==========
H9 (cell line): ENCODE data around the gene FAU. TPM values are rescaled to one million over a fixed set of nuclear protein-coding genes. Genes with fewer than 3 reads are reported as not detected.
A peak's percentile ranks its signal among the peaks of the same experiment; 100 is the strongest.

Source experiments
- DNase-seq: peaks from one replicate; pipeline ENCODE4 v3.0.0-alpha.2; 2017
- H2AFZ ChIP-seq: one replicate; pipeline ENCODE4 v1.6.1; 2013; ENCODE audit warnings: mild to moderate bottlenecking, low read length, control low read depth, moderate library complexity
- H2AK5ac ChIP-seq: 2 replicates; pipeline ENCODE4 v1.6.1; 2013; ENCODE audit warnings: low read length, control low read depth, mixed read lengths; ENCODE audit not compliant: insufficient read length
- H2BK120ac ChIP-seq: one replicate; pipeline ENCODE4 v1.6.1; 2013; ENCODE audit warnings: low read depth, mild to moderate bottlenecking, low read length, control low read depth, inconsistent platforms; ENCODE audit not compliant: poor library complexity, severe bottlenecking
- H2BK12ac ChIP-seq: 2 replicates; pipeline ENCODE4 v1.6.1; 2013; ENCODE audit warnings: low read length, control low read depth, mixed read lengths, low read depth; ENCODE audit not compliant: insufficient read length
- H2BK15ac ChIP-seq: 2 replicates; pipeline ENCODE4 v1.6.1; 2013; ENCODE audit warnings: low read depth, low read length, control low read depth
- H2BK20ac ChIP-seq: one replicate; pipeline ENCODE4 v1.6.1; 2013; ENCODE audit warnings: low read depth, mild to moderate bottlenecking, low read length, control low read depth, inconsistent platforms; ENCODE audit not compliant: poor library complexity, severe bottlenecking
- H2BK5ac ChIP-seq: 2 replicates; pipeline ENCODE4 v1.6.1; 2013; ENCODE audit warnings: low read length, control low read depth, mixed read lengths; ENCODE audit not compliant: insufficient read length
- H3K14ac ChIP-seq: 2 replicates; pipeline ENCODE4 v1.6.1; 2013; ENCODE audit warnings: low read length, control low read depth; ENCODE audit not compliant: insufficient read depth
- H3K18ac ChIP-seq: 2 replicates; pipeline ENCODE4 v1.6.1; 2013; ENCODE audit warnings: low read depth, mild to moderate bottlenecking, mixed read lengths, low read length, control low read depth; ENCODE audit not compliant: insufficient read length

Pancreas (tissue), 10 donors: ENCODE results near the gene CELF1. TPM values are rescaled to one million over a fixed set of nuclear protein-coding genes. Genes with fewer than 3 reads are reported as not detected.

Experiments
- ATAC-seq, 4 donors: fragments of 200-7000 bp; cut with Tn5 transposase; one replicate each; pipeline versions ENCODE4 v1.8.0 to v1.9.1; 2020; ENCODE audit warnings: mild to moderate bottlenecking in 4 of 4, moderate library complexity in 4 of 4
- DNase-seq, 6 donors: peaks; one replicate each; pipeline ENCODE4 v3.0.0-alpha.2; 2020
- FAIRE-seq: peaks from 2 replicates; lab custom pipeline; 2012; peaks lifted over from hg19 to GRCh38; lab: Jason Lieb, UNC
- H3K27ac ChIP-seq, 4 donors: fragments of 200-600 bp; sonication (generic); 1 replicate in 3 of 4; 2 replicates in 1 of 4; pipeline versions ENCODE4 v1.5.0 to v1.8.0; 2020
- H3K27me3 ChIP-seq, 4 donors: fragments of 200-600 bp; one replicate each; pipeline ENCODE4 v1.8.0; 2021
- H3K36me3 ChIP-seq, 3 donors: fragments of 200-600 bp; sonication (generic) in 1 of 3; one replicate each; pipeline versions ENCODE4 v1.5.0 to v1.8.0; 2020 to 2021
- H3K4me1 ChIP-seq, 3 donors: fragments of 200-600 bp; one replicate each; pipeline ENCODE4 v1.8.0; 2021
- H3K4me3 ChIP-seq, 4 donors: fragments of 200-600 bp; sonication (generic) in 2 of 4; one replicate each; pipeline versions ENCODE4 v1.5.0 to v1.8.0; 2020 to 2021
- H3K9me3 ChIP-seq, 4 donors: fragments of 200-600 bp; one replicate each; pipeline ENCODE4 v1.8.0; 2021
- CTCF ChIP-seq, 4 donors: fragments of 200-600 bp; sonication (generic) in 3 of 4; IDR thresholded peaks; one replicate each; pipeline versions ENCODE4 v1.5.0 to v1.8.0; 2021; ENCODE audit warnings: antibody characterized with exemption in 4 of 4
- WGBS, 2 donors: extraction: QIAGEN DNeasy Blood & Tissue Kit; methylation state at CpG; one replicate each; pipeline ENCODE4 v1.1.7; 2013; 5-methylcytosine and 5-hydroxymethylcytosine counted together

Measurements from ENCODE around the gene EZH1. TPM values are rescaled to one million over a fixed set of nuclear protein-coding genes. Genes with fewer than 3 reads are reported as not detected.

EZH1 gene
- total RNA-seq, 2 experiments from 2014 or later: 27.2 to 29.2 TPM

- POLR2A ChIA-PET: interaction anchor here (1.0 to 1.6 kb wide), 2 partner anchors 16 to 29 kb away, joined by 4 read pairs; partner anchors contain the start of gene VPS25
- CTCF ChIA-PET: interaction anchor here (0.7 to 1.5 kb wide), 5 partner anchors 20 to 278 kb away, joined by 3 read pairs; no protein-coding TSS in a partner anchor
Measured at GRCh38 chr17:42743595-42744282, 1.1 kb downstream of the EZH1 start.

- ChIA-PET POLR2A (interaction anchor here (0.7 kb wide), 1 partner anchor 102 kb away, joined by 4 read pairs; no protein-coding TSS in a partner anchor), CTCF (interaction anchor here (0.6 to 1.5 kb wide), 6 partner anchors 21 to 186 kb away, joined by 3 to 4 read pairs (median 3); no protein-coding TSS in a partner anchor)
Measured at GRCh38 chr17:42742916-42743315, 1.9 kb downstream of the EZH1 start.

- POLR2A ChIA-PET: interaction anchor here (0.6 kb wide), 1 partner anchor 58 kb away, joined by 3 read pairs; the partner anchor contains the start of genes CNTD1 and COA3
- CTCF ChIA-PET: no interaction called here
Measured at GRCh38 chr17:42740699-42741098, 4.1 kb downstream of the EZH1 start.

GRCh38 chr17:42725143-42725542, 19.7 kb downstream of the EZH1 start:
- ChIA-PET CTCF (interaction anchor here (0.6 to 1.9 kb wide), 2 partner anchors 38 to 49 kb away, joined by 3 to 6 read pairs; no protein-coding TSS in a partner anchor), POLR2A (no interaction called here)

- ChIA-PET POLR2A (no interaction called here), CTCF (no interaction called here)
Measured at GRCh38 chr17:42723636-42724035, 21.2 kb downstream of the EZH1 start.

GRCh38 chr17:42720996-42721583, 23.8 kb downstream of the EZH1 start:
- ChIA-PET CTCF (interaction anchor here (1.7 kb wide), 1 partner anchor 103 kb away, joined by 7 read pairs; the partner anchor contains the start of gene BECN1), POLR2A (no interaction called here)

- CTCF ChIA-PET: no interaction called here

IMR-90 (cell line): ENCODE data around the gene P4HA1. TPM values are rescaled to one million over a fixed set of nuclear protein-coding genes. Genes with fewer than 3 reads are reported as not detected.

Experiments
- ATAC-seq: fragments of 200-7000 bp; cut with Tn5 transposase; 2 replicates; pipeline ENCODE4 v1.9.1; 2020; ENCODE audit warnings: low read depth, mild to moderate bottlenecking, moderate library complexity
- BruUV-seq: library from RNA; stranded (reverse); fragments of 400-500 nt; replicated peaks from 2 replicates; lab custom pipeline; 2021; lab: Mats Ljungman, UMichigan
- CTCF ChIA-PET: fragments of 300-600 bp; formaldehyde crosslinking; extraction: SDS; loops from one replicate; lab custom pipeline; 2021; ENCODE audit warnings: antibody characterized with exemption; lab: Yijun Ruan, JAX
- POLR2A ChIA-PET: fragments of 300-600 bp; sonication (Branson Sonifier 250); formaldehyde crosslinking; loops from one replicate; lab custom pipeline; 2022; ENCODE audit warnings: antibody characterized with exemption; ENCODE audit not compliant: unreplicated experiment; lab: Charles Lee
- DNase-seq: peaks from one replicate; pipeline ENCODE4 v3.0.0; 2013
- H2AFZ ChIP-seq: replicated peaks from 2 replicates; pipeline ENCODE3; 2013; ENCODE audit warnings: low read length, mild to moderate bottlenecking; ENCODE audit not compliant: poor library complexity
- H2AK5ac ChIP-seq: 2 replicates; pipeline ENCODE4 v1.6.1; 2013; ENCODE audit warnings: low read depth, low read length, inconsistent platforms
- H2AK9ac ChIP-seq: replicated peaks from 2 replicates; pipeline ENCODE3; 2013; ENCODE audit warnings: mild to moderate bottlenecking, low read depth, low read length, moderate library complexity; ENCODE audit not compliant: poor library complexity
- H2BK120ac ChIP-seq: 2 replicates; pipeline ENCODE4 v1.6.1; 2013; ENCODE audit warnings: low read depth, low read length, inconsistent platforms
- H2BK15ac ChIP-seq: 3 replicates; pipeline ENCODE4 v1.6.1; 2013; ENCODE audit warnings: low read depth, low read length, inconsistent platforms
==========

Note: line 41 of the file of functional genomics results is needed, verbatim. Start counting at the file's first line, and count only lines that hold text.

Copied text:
Measured at GRCh38 chr17:42723636-42724035, 21.2 kb downstream of the EZH1 start.